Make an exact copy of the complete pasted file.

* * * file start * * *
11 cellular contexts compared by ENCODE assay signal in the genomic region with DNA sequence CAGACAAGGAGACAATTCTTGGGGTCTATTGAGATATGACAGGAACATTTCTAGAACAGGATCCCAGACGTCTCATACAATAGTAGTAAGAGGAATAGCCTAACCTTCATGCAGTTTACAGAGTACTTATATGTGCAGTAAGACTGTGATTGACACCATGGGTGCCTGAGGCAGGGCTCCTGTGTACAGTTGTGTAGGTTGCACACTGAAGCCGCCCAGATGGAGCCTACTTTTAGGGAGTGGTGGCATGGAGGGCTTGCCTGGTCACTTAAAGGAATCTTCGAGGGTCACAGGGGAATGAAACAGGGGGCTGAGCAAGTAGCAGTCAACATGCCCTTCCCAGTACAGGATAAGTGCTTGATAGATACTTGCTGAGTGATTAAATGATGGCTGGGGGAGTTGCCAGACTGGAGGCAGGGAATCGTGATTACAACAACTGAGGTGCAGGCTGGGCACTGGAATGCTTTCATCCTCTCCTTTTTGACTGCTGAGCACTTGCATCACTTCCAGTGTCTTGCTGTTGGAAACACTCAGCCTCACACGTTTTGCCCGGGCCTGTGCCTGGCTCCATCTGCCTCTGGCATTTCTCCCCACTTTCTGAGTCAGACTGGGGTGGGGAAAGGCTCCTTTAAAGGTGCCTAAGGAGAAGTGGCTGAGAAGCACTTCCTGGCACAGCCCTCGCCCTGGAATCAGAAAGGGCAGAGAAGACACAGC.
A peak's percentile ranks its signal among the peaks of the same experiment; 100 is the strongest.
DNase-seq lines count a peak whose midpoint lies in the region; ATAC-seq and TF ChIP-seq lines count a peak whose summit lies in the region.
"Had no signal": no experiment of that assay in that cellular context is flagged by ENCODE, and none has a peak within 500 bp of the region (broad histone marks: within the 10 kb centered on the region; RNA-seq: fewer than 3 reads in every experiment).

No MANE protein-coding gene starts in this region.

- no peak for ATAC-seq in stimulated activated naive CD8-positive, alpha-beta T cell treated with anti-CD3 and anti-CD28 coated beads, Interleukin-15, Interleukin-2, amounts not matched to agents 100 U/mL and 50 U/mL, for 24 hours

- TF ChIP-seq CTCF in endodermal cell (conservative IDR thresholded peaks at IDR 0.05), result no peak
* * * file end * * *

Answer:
11 cellular contexts compared by ENCODE assay signal in the genomic region with DNA sequence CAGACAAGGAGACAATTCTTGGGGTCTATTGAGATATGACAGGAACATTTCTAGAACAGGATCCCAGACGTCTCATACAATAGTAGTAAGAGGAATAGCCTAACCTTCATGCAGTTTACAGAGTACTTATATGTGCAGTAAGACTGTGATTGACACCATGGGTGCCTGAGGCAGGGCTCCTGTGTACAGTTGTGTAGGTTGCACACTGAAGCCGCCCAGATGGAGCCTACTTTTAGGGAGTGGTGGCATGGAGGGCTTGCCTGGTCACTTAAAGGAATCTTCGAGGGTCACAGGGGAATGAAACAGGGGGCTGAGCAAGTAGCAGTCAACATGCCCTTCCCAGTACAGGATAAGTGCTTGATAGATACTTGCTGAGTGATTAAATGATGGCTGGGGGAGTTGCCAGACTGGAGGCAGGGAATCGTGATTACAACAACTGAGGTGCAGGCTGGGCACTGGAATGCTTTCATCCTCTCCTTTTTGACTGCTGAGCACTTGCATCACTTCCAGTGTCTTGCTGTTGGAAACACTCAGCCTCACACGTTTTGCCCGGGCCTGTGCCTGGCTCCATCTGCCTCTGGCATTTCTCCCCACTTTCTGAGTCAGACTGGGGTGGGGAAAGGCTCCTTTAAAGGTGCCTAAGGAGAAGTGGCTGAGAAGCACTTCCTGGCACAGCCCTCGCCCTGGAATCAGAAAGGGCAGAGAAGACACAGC.
A peak's percentile ranks its signal among the peaks of the same experiment; 100 is the strongest.
DNase-seq lines count a peak whose midpoint lies in the region; ATAC-seq and TF ChIP-seq lines count a peak whose summit lies in the region.
"Had no signal": no experiment of that assay in that cellular context is flagged by ENCODE, and none has a peak within 500 bp of the region (broad histone marks: within the 10 kb centered on the region; RNA-seq: fewer than 3 reads in every experiment).

No MANE protein-coding gene starts in this region.

- no peak for ATAC-seq in stimulated activated naive CD8-positive, alpha-beta T cell treated with anti-CD3 and anti-CD28 coated beads, Interleukin-15, Interleukin-2, amounts not matched to agents 100 U/mL and 50 U/mL, for 24 hours

- TF ChIP-seq CTCF in endodermal cell (conservative IDR thresholded peaks at IDR 0.05), result no peak